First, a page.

Noticing that her mother lacks energy and has put on some weight, young Estela suggests that she join some of the neighbors in the salsa class at the community recreation center.
Eventually, Mami joins and finds that she enjoys the exercise. The teacher lets Estela join in the salsa class too, until the director of the center decides that children are no longer allowed in the class. Estela is disappointed, but then she learns about petitions in school. Suddenly, her parents are helping her set up a table where Estela collects hundreds of signatures. She even gains the support of the mayor, and the recreation center opens a salsa class for kids. As if this weren’t over-the-top enough, Estela receives an award from the mayor and special recognition at the school, including a ribbon to wear that reads “#1 Student.” The story then awkwardly jumps back to the importance of exercise for both adults and children, commenting on the “trim and healthy” appearances of Estela and her mother. The illustrations portray diverse people with varying body types, but they feel stiff. Some of the spreads seem sketchlike in their lack of detail.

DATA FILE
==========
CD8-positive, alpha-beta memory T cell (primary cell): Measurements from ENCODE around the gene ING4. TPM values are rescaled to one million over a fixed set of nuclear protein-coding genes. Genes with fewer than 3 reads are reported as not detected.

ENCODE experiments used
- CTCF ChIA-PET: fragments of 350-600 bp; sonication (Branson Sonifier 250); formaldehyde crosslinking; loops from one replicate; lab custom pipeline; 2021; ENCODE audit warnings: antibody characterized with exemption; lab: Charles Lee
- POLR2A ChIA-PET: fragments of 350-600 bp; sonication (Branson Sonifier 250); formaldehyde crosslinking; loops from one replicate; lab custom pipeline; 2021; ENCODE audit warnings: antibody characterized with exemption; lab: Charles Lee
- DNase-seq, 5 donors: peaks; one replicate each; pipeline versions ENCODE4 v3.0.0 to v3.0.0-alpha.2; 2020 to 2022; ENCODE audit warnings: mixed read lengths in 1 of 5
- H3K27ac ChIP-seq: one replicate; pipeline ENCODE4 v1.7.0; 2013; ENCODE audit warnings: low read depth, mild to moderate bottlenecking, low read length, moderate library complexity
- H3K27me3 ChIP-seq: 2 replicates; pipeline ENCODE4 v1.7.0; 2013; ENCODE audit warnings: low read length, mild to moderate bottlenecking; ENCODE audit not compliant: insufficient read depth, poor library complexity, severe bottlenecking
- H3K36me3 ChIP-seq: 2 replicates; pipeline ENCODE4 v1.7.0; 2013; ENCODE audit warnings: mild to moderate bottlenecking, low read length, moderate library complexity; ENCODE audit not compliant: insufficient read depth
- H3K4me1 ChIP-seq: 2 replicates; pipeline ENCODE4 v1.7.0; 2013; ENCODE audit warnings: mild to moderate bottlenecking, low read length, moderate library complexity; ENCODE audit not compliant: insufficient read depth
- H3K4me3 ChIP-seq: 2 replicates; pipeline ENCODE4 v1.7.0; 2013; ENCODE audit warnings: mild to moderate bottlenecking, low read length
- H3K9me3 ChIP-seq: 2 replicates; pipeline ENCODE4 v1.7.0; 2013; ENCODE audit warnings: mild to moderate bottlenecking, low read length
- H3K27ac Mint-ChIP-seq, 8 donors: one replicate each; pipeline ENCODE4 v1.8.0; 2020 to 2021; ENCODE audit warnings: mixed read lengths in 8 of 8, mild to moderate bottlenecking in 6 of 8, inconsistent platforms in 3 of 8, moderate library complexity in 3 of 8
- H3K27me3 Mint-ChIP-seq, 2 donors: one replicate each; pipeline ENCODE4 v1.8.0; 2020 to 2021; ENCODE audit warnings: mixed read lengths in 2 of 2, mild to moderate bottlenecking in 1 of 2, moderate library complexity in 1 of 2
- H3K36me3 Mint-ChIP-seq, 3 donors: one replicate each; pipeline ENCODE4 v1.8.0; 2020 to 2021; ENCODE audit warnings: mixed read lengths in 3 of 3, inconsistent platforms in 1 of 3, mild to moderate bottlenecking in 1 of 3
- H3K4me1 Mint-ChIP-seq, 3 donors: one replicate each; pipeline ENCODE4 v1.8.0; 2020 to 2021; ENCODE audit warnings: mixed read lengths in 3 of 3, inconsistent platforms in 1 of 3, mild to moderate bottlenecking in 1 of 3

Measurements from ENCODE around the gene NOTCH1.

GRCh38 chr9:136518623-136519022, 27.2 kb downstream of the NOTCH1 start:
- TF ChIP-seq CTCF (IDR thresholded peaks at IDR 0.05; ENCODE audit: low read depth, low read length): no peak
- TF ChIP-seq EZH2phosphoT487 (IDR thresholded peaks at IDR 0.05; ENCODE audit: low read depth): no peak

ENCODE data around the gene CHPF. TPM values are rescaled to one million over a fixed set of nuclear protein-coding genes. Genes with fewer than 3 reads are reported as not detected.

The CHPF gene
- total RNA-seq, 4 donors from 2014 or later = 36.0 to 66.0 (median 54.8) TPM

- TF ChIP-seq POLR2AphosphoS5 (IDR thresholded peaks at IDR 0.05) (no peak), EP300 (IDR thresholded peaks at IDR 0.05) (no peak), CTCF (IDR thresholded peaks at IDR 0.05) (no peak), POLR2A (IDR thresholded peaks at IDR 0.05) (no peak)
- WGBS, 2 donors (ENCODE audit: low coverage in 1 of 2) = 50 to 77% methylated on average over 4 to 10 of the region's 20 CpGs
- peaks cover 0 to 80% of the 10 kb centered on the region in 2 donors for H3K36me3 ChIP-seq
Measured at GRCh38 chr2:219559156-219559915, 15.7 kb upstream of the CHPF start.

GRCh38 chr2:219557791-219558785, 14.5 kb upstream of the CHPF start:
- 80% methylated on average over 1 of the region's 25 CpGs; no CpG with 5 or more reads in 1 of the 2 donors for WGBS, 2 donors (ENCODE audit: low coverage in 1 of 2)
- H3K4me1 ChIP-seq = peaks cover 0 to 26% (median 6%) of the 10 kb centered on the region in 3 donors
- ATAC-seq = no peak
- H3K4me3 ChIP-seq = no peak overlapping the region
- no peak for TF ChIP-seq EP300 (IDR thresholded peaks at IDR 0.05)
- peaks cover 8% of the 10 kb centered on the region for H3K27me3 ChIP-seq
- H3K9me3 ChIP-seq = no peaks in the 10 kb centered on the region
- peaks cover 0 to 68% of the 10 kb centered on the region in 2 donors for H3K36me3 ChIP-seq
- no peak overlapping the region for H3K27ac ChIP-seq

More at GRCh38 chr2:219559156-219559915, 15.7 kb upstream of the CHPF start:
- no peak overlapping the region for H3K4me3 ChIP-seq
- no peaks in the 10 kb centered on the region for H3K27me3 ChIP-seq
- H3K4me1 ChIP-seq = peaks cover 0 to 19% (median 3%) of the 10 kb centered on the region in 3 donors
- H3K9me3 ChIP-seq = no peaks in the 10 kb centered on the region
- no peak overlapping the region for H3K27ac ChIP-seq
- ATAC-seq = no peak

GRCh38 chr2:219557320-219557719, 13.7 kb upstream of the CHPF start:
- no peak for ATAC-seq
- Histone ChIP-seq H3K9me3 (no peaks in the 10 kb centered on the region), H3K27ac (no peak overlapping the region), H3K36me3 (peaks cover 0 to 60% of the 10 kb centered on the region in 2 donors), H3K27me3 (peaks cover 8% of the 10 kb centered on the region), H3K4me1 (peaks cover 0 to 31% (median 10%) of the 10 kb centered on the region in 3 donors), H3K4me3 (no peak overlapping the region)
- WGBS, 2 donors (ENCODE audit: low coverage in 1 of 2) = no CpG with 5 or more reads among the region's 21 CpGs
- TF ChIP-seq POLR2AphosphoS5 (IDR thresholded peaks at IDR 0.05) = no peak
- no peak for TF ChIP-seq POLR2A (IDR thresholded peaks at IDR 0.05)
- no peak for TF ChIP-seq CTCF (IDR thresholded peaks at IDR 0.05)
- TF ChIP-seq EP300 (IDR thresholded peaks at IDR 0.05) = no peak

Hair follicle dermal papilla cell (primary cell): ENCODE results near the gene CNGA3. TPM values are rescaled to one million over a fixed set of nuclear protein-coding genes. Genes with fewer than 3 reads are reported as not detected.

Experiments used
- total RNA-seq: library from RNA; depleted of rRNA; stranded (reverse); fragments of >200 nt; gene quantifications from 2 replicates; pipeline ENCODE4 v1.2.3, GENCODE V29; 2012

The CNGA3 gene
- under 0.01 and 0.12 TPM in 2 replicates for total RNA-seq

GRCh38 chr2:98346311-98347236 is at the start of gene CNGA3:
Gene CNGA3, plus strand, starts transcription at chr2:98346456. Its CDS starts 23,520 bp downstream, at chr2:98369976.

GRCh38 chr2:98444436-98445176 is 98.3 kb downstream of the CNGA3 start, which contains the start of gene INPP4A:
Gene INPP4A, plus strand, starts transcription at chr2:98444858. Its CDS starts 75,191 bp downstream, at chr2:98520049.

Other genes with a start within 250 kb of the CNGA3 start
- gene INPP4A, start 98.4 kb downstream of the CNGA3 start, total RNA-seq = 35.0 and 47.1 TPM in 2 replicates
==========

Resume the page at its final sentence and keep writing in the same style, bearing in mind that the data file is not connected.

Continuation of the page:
In attempting to address both the importance of exercise and the value of social activism, the story fails to truly engage readers on either topic. (Bilingual picture book. 6-8)